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Kayoko Ichikawa

Thesis: Guido da Siena's Narrative Panels and the Madonna del Voto : The Formation of Marian Civic Identity in Sienese Art c.1260 .
Supervisor: Dr Louise Bourdua

Kayoko Ichikawa completed a PhD in History of Art at the University of Warwick funded by Japan Student Services Organization (JASSO). She studied Aesthetics and Art History at Keio University in Tokyo where she took her BA and MA of Arts in Philosophy (Aesthetics) and began her doctoral studies partly funded by Keio University Scholarship. Before moving to Warwick she studied at Siena University (Università degli Studi di Siena) for a year funded by the Italian State Studentship. Her MA thesis examined the narrative cycle of Duccio’s Maestà with focus on the scenes of Saint Peter’s Denial. She has worked part-time at secondary schools in Japan as an English teacher exploring the effective use of art historical materials and methods in language learning. She also has experience in assisting art museum exhibitions and book projects as well as translating English and Italian texts into Japanese. She has taught first-year BA modules as an Associate Tutor in the History of Art department at the University of Warwick and completed the Postgraduate Award: Teaching and Learning in Higher Education.

Research Summary:
My study examines the development of the gospel narrative cycle in Sienese art in the 13th and 14th centuries. This I define as any visual representation of the gospel story depicted in three or more scenes selected from the four Gospels and Apocrypha including episodes from the Annunciation to the Pentecost. Gospel narrative cycles can be found among diverse objects, are of different media, and vary in scale.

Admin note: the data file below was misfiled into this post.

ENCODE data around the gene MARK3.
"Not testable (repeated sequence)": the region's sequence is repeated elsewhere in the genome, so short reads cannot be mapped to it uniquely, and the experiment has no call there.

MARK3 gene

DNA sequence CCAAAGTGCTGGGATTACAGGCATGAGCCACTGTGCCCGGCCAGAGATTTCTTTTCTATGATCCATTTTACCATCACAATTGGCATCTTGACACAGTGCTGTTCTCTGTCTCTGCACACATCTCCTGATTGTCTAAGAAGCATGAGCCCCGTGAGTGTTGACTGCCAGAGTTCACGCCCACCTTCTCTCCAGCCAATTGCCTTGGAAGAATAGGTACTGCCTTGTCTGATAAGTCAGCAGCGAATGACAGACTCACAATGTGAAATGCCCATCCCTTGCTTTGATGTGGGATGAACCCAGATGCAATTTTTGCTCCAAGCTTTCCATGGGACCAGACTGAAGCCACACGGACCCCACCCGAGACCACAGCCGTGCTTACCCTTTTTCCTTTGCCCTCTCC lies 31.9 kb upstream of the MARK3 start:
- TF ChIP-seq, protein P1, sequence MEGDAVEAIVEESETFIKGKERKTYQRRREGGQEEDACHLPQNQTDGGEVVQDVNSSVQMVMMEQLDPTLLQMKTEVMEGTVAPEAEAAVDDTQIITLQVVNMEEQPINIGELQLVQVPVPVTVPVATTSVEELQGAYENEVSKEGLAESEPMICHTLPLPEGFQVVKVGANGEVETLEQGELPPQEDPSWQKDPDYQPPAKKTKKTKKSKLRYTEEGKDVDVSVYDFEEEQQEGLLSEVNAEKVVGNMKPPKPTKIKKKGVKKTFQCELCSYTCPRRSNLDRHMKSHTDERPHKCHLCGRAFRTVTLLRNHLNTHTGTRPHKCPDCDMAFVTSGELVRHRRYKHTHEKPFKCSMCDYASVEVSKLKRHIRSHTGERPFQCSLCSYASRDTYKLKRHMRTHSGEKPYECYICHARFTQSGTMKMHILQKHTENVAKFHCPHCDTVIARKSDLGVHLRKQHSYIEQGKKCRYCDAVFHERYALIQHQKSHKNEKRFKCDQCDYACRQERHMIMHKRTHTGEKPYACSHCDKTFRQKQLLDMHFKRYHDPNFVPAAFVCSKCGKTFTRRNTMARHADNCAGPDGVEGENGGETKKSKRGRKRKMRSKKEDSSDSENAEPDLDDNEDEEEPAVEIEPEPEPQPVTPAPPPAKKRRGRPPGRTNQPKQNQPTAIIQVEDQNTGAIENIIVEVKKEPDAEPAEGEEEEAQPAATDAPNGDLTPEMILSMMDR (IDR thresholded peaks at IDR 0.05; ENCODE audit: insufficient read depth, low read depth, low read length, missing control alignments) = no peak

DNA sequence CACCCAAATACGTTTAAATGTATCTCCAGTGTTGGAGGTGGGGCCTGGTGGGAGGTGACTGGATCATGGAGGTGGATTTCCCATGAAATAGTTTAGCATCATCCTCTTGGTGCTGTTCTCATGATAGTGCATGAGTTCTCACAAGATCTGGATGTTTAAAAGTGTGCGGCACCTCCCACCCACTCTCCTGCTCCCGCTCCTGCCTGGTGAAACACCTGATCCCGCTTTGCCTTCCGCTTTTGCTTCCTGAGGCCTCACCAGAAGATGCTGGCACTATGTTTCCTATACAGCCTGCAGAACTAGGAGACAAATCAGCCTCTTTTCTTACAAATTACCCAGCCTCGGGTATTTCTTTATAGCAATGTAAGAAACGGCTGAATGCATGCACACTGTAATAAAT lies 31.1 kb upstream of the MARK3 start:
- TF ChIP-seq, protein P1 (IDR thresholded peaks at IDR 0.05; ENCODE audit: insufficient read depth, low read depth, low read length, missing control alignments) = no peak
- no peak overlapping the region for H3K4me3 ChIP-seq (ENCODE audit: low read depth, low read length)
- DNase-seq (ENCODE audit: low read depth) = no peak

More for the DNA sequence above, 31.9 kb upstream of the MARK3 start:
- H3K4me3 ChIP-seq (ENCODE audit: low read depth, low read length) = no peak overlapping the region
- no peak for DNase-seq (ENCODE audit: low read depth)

Siena in the 13th and 14th centuries was crucial for the development of gospel narrative cycles in Italy. Duccio’s Maest à (1308-11) is significant as the first model of a large-scale double-sided altarpiece. Nothing like Duccio’s Maest à had been painted before nor was it ever fully copied. However, numerous prototypes were brought together and fused into this single work. Moreover it was located on the high altar of Siena Cathedral for almost two centuries to be referenced as formal, iconographical, and stylistic norm in Siena and its periphery.
By focusing on the new framework of gospel narrative cycle, and by taking into account comparable examples of different materials, form, and function, I will argue that this period is a rich experimental age of narrative church decoration, and consequently reposition Siena as one of its most important centres. A considerable amount of gospel narrative cycles survive in Siena from this period, and comparative case studies of works ranging from before and after Duccio’s Maest à will redefine the important role of this double-sided altarpiece from a new perspective. This study will also lead to a new interpretation of the historical background especially regarding the commissioners, advisors and audiences of these cycles when the city was rapidly growing, and more and more lay people were involved in various religious activities during the Middle Ages.

Conference Papers (selected):
  1. 02/06/2016: 'Guido da Siena's Coronation of the Virgin: Thirteent-Century Marian Devotion between East and West', Tenth International Conference of Iconographic Studies Marian Iconography East and West at the University of Rjeka.